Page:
Transmissible risk refers to generational risk or family risk. Some people have a family history of physical or mental health problems, which makes them more vulnerable to developing the same problems. Therefore, there is a transmissible risk of future illness. It is theorized that the risk of developing alcohol use disorder (AUD), cannabis use disorder (CUD), or any substance use disorder (SUD) may be increased as a result of transmissible risk. Another factor that influences the likelihood of developing an SUD is age of first use.
But until now, no study has looked at how age of first use of cannabis versus alcohol affects transmissible risk. Therefore, Levent Kirisci of the Department of Pharmaceutical Sciences at the University of Pittsburgh recently led a study that examined these variables in a group of 339 children. Kirisci followed the children from age 12 through 22 and assessed their risk using the Transmissible Liability Index (TLI). The participants reported the age they first used alcohol, cannabis, or other illegal or legal drugs.
The results revealed that the higher the children scored on the TLI, the younger they were when they started using alcohol or drugs. Also, those who used cannabis before alcohol had a score that was seven times higher than those who first used alcohol. This suggests that children who begin their drug use with cannabis are at a much greater risk of developing dependency than those who use alcohol first. In fact, nearly one-quarter of the participants began with cannabis rather than alcohol, a finding that contradicts that gateway theory. In essence, these findings don’t show that alcohol opened the door for further drug use for the majority of these children. In fact, a large number of them were already using illegal drugs before they experimented with legal drugs or alcohol. Kirisci notes that although this study does not provide evidence that early onset age predicts SUD in general, it does show that the earlier a child starts using drugs or alcohol, the higher their transmissible risk is. “These findings underscore the importance of directing prevention at high-risk youths prior to first substance exposure,” Kirisci said.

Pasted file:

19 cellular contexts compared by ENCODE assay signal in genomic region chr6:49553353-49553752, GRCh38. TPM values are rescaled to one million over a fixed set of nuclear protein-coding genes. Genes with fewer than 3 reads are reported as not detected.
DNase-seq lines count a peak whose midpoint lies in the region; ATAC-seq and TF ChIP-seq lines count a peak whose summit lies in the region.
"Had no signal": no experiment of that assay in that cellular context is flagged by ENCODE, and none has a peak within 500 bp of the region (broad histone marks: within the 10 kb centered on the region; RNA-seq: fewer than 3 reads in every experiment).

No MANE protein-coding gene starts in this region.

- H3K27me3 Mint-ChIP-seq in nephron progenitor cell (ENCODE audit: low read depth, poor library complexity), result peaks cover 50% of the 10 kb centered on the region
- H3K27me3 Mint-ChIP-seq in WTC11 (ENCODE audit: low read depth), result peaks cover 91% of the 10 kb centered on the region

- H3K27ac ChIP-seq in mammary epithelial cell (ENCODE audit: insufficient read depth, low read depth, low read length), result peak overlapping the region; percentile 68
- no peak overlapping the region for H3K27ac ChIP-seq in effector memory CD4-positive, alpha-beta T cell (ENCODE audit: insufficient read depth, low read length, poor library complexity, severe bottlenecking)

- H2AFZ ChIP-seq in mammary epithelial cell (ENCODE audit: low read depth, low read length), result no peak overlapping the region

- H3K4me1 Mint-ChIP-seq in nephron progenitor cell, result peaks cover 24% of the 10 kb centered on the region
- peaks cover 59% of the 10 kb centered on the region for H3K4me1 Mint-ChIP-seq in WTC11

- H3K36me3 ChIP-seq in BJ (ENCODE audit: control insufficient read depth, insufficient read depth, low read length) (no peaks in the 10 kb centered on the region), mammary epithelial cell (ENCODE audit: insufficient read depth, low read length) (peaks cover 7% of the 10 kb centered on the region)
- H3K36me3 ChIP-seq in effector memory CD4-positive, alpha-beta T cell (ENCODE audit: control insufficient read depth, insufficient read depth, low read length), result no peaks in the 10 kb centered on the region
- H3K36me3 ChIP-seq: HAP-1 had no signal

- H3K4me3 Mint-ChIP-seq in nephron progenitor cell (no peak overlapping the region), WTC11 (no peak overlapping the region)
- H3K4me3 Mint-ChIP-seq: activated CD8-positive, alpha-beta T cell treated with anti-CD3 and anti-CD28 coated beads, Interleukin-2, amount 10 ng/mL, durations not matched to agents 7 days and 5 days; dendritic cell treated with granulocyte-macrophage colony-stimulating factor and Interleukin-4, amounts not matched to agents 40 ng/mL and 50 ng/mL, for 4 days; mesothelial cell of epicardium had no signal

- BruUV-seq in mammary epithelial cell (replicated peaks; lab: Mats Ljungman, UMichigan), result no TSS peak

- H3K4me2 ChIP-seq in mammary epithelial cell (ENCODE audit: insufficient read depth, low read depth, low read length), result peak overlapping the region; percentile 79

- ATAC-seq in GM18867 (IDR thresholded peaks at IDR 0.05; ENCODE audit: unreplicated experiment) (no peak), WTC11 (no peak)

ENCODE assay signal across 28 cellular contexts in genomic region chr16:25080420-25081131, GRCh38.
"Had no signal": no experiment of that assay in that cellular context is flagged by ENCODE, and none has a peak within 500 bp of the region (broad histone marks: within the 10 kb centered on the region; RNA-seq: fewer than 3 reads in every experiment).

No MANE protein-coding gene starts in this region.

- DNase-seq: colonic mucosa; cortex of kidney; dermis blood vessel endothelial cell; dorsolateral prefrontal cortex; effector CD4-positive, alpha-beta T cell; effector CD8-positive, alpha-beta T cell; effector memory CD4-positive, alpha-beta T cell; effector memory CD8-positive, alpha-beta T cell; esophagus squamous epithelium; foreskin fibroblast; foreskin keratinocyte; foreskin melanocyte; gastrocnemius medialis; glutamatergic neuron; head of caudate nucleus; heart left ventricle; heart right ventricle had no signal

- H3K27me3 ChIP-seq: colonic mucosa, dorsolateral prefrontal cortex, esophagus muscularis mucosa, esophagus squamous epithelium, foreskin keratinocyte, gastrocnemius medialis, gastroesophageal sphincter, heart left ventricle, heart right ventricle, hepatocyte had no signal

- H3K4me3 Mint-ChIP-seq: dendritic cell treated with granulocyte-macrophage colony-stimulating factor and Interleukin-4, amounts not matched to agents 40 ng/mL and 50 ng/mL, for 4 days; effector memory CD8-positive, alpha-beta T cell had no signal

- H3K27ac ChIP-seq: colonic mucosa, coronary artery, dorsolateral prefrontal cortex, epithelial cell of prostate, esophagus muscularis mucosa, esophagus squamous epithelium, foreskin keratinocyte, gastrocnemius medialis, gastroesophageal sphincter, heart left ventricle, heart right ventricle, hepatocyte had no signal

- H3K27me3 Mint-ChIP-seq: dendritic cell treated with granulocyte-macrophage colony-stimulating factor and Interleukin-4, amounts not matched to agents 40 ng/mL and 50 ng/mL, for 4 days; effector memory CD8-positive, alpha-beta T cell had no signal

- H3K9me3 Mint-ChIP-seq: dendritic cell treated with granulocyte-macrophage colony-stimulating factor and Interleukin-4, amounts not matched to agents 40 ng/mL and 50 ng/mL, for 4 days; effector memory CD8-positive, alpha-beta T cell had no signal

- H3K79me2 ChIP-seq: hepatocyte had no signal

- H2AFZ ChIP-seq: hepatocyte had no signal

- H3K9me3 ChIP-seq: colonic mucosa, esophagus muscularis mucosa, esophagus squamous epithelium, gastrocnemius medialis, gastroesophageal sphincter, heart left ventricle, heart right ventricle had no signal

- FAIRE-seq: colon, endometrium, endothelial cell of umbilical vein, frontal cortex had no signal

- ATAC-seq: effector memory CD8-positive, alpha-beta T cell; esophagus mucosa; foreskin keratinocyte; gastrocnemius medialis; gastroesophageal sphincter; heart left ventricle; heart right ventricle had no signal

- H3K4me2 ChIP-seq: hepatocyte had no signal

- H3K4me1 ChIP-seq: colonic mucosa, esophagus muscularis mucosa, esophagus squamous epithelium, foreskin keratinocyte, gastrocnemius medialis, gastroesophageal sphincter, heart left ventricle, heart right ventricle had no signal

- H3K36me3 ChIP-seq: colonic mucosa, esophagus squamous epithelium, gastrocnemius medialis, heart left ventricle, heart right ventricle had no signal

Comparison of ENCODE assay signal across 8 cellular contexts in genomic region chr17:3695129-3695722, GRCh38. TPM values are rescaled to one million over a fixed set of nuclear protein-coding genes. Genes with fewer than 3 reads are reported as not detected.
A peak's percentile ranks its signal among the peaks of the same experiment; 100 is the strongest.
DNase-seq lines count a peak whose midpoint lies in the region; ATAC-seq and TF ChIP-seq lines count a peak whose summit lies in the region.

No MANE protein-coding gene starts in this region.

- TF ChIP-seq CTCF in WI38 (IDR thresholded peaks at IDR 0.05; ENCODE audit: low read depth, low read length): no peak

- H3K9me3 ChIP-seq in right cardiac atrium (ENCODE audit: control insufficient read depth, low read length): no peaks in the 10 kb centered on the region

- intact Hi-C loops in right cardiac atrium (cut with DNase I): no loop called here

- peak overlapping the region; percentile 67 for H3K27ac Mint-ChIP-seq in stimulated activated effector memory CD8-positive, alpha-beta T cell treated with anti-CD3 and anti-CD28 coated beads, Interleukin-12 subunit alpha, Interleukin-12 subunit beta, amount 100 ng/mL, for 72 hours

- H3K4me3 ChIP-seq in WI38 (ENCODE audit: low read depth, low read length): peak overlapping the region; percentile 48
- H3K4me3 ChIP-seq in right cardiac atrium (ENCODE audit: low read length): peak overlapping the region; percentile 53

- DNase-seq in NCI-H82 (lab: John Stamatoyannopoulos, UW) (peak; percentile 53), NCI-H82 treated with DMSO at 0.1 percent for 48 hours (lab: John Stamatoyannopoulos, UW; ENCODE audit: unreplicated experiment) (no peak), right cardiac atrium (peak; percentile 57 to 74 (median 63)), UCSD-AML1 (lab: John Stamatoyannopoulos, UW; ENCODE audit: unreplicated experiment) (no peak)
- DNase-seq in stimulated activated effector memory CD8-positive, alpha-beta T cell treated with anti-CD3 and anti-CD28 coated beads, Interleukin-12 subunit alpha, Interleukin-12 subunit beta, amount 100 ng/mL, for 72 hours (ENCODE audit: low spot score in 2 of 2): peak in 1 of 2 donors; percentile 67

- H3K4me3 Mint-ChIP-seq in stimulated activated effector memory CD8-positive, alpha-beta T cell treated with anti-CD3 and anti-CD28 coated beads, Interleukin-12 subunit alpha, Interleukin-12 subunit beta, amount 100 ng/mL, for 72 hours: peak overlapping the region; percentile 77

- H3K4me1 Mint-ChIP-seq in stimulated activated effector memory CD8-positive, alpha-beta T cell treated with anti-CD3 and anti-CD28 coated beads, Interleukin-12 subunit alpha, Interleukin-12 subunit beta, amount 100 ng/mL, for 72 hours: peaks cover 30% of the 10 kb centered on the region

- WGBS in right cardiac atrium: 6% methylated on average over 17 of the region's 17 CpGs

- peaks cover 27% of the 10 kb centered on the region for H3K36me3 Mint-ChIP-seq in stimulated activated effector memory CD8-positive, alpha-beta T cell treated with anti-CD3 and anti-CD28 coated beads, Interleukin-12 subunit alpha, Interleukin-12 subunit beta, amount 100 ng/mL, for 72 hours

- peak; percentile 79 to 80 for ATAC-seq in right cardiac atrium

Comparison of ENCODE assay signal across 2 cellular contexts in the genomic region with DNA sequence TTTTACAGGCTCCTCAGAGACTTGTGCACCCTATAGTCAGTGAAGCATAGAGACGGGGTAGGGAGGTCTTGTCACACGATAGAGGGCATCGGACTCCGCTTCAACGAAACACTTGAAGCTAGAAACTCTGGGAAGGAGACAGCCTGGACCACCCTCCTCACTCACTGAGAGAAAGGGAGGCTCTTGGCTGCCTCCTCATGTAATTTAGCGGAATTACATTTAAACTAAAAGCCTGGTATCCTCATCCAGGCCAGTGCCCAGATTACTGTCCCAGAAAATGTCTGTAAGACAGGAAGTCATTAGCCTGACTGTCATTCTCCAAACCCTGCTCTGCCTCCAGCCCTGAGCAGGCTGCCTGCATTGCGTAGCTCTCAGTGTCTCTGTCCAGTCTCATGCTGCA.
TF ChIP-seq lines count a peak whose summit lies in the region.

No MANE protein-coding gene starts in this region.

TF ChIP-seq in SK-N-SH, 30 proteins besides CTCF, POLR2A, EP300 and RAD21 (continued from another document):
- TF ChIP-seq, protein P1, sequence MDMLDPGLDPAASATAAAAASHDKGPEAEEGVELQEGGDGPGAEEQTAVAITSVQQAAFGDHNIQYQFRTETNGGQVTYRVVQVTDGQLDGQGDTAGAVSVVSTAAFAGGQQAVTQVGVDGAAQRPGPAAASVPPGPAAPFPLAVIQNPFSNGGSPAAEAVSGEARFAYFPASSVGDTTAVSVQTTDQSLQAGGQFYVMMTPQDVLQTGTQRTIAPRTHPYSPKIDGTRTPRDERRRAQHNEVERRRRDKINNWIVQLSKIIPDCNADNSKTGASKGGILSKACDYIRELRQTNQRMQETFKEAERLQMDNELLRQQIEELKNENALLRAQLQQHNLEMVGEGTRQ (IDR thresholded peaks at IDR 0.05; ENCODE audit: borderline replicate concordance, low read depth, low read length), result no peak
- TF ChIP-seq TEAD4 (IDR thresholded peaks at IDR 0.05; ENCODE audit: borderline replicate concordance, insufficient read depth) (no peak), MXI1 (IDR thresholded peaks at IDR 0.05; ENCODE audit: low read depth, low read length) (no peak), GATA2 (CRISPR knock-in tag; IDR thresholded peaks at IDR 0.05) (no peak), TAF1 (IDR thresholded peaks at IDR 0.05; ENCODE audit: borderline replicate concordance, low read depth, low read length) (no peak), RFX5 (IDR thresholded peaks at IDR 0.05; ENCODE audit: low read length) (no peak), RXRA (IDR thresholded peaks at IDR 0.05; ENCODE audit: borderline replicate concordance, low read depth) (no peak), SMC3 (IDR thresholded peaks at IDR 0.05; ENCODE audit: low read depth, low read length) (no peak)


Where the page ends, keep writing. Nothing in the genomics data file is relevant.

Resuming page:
Kirisci, L., Tarter, R., Ridenour, T., Zhai, Z. W., Fishbein, D., Reynolds, M., Vanyukov, M. (2012). Age of alcohol and cannabis use onset mediates the association of transmissible risk in childhood and development of alcohol and cannabis disorders: Evidence for common liability. Experimental and Clinical Psychopharmacology. Advance online publication. doi: 10.1037/a0030742
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